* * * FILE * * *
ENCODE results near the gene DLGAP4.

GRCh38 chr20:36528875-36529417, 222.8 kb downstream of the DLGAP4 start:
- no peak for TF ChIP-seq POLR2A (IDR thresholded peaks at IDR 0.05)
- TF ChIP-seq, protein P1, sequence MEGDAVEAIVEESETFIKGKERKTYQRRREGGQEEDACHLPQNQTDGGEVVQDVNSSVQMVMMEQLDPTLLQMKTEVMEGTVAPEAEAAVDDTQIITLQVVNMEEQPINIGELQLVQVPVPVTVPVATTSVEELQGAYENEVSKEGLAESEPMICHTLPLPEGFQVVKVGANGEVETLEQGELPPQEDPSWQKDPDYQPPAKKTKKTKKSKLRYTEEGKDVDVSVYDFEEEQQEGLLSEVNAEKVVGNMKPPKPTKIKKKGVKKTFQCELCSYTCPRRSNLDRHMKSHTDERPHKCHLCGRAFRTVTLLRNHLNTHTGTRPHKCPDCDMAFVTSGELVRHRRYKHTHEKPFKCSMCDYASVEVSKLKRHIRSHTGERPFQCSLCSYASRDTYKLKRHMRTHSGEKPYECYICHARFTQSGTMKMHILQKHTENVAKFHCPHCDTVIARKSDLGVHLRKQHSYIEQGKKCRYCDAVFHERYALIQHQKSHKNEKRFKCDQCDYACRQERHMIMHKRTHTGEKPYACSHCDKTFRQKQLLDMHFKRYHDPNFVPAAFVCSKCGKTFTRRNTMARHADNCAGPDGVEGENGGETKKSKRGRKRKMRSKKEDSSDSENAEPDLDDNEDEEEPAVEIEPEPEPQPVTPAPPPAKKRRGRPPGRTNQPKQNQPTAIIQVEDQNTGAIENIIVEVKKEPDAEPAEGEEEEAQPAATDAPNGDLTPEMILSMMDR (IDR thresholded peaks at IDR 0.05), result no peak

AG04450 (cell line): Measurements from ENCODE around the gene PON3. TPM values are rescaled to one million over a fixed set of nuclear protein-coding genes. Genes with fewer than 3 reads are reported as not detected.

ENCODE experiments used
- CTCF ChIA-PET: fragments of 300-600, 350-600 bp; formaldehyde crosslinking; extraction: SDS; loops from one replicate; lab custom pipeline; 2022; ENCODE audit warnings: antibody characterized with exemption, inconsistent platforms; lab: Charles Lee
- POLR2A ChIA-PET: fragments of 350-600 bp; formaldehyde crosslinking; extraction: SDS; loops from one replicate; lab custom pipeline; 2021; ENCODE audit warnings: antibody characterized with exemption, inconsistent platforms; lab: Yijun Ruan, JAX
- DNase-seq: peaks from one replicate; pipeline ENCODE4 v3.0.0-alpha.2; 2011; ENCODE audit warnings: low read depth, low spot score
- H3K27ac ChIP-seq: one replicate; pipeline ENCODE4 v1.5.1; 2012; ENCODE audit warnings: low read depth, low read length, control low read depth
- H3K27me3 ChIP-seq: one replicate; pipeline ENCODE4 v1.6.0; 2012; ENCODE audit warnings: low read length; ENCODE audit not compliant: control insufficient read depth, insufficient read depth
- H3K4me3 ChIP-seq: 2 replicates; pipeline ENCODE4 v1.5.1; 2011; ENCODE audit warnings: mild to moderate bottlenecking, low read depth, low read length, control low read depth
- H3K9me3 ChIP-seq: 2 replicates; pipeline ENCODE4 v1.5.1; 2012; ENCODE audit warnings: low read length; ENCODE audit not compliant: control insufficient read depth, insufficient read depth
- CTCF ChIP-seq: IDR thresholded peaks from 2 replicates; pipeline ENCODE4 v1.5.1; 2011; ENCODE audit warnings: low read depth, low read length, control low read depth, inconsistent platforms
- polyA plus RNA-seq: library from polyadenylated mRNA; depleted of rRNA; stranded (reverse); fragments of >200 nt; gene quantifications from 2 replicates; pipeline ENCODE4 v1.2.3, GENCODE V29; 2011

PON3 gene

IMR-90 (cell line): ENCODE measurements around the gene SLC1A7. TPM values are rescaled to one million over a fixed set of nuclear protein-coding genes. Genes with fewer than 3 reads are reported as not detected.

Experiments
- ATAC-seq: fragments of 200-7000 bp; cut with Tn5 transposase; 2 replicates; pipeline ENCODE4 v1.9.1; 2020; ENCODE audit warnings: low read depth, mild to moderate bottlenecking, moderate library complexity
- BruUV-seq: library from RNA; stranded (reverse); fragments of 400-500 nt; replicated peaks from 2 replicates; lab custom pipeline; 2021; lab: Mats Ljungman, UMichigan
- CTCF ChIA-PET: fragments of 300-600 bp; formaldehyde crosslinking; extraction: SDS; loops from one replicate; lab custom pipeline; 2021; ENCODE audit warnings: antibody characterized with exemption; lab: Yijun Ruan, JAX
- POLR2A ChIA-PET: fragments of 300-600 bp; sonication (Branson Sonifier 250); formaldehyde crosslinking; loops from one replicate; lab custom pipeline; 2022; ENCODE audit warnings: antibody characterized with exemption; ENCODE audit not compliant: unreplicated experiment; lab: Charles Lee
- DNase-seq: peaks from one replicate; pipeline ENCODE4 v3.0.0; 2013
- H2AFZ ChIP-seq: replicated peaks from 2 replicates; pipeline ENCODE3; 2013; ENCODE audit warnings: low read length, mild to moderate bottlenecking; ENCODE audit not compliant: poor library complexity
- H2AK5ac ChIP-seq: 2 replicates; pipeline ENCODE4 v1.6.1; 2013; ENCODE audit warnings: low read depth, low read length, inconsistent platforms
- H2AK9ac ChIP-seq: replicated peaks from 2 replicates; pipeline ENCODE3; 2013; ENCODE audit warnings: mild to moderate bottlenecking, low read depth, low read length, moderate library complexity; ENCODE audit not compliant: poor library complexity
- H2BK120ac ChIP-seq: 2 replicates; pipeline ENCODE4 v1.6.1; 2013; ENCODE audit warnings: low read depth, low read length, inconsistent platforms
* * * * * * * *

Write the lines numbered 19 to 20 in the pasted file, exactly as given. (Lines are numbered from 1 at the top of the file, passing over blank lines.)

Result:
- ATAC-seq: fragments of 200-7000 bp; cut with Tn5 transposase; 2 replicates; pipeline ENCODE4 v1.9.1; 2020; ENCODE audit warnings: low read depth, mild to moderate bottlenecking, moderate library complexity
- BruUV-seq: library from RNA; stranded (reverse); fragments of 400-500 nt; replicated peaks from 2 replicates; lab custom pipeline; 2021; lab: Mats Ljungman, UMichigan